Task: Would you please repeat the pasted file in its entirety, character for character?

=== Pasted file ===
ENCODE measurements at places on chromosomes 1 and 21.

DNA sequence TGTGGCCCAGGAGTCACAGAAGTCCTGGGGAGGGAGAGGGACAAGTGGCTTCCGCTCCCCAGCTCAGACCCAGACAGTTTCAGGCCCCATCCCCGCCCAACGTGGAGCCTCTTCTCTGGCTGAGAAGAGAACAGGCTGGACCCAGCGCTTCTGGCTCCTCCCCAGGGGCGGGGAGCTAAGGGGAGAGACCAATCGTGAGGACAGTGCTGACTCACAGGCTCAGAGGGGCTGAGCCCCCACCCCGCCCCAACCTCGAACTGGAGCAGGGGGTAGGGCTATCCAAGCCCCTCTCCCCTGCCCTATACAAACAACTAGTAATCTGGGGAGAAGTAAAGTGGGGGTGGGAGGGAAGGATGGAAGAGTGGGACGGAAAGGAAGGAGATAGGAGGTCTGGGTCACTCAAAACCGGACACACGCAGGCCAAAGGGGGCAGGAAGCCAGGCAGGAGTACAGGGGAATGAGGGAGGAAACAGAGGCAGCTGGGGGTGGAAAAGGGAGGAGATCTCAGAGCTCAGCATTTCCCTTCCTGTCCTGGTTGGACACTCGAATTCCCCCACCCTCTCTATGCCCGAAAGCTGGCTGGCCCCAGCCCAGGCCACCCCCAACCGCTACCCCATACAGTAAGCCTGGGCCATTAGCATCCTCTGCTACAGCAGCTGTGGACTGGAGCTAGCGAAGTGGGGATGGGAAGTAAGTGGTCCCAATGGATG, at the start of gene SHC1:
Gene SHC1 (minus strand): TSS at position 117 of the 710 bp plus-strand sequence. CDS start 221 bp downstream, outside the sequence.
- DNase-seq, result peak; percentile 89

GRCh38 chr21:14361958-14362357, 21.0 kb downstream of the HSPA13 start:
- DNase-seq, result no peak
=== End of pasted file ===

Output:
ENCODE measurements at places on chromosomes 1 and 21.

DNA sequence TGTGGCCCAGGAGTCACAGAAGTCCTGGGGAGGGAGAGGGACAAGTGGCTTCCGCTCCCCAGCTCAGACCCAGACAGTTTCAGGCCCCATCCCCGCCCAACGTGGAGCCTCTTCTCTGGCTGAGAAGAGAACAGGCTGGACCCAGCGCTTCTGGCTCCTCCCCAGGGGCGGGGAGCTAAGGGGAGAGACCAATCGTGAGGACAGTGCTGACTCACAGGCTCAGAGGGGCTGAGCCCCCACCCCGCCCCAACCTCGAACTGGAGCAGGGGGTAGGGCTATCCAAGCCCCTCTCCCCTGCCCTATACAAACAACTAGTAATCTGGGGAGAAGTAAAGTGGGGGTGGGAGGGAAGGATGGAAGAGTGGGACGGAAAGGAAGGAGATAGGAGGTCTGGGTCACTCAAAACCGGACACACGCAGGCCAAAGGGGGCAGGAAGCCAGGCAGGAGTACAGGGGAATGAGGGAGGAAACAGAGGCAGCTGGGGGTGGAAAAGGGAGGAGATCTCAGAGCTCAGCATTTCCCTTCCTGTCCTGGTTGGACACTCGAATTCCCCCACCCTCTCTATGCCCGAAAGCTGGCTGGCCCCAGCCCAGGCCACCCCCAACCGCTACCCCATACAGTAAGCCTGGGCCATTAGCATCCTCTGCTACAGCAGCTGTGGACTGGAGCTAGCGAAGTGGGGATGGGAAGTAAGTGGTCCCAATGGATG, at the start of gene SHC1:
Gene SHC1 (minus strand): TSS at position 117 of the 710 bp plus-strand sequence. CDS start 221 bp downstream, outside the sequence.
- DNase-seq, result peak; percentile 89

GRCh38 chr21:14361958-14362357, 21.0 kb downstream of the HSPA13 start:
- DNase-seq, result no peak